SUMMARY PARAGRAPH for PFY1
Profilin plays an important role in actin organization in all eukaryotic cells (6). Yeast profilin is an actin- and phosphatidylinositol 4,5-bisphosphate-binding protein that plays a role in the organization of the cytoskeleton (2), and resembles profilins from other organisms in molecular mass and function (7). Profilin mediates actin nucleation by an Arp2p/Arp3p-independent mechanism (8), and can sequester actin monomers, thereby reducing polymerization ability (9). Profilin also promotes rapid actin dynamics by regenerating ATP actin from ADP actin-cofilin generated during filament disassembly (10). Profilin may link signaling pathways to actin cytoskeleton organization by binding to phosphatidylinositol 4,5-bisphosphate and to polyproline stretches on several proteins (10).
Profilin plays a role in maintaining normal actin filament levels in response to shifts to high temperature. Cells lacking profilin display a greater drop in actin filament levels upon such temperature shifts, and are slower to recover to initial actin filament levels than are wild-type cells. Profilin null cells contain normal concentrations of actin filament while growing exponentially at room temperature, indicating that profilin is not essential for maintaining actin filament concentrations during steady-state growth (3).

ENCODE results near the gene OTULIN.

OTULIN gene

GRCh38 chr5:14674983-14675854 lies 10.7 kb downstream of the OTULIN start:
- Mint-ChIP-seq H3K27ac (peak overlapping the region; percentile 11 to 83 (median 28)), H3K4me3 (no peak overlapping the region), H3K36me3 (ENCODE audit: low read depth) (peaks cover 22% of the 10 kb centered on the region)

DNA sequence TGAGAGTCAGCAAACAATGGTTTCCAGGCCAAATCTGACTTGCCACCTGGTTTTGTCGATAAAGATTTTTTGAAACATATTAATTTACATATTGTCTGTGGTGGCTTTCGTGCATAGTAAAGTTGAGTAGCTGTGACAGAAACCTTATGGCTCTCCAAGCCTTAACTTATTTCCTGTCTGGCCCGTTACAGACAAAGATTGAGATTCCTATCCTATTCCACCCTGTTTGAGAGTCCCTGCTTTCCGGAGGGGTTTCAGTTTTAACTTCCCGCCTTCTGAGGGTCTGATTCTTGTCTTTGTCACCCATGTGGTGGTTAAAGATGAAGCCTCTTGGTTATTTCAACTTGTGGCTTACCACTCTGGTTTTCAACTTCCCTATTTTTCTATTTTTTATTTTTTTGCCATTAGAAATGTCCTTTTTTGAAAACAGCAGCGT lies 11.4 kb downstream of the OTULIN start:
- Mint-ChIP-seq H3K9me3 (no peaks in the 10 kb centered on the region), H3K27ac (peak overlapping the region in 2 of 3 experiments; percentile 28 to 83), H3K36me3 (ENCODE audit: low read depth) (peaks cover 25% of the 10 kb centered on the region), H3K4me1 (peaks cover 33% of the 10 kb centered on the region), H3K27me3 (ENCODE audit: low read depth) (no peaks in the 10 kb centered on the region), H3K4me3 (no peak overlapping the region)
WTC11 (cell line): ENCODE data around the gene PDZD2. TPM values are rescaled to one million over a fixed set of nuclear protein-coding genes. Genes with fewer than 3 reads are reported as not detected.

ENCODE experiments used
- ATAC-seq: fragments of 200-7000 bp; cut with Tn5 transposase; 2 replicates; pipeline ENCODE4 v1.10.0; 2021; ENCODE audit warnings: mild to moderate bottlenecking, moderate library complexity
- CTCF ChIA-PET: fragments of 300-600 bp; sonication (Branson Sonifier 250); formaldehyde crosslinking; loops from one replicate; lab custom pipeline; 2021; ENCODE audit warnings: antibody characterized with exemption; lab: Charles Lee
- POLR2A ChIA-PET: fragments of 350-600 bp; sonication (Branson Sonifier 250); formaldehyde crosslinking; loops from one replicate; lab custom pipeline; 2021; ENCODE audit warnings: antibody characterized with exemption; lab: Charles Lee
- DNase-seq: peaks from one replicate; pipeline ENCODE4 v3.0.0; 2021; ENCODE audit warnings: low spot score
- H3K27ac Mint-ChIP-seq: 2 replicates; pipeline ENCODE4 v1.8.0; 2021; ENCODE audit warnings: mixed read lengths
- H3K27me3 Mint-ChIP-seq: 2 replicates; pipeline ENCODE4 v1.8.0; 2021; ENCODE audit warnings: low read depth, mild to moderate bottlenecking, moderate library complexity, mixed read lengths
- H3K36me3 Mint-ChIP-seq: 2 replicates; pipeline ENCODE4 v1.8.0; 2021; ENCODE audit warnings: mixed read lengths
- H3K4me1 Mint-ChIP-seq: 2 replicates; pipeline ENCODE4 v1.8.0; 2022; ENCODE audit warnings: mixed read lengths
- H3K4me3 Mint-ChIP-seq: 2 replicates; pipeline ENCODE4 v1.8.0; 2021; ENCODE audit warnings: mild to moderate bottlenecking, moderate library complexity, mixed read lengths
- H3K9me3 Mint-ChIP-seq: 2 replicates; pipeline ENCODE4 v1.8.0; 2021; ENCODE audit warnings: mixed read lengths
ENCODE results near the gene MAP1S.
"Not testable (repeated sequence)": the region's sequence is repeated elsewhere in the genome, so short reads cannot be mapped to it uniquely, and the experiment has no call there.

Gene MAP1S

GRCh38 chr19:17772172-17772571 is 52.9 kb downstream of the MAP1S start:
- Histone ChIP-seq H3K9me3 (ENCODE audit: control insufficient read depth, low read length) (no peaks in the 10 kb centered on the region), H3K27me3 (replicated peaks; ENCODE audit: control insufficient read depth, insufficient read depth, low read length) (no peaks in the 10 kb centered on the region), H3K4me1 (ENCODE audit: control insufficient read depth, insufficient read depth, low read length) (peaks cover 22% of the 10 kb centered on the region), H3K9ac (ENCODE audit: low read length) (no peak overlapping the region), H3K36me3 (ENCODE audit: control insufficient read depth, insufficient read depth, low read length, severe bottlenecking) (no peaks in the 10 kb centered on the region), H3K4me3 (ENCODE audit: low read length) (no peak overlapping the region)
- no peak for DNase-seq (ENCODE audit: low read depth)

Yeast cells can survive without detectable profilin, but such cells grow slowly, are temperature sensitive, lose the normal ellipsoidal shape of yeast cells, often become multinucleate, and generally grow much larger than wild-type cells. In addition, these cells exhibit delocalized deposition of cell wall chitin, have dramatically altered actin distributions, and exhibit abnormal bud formation, cytokinesis, and spore germination (7, 11, 12). Overexpression of profilin leads to no very obvious phenotype, but can compensate for the deleterious effects of too much actin in a profilin concentration-dependent manner (13). Mutations in the late secretory gene SEC3, and also in several other late secretory genes, are synthetically lethal with profilin mutations, suggesting a role for profilin in intracellular transport (12), and also cause defects in diploid-specific bud-site selection, indicating that the secretory pathway is especially crucial for maintaining budding polarity (14).
Profilin can be found in both the plasma membrane and cytosol. Actin is bound to the profilin localized in the cytosol. The association of profilin with the membrane is peripheral and mediated through interactions with phosphatidylinositol 4,5-bisphosphate. Depletion of plasma membrane phosphatidylinositol 4,5-bisphosphate levels results in translocation of profilin to the cytosol, suggesting that phosphoinositide metabolism plays a role in profilin localization (2).
Last updated: 2004-10-14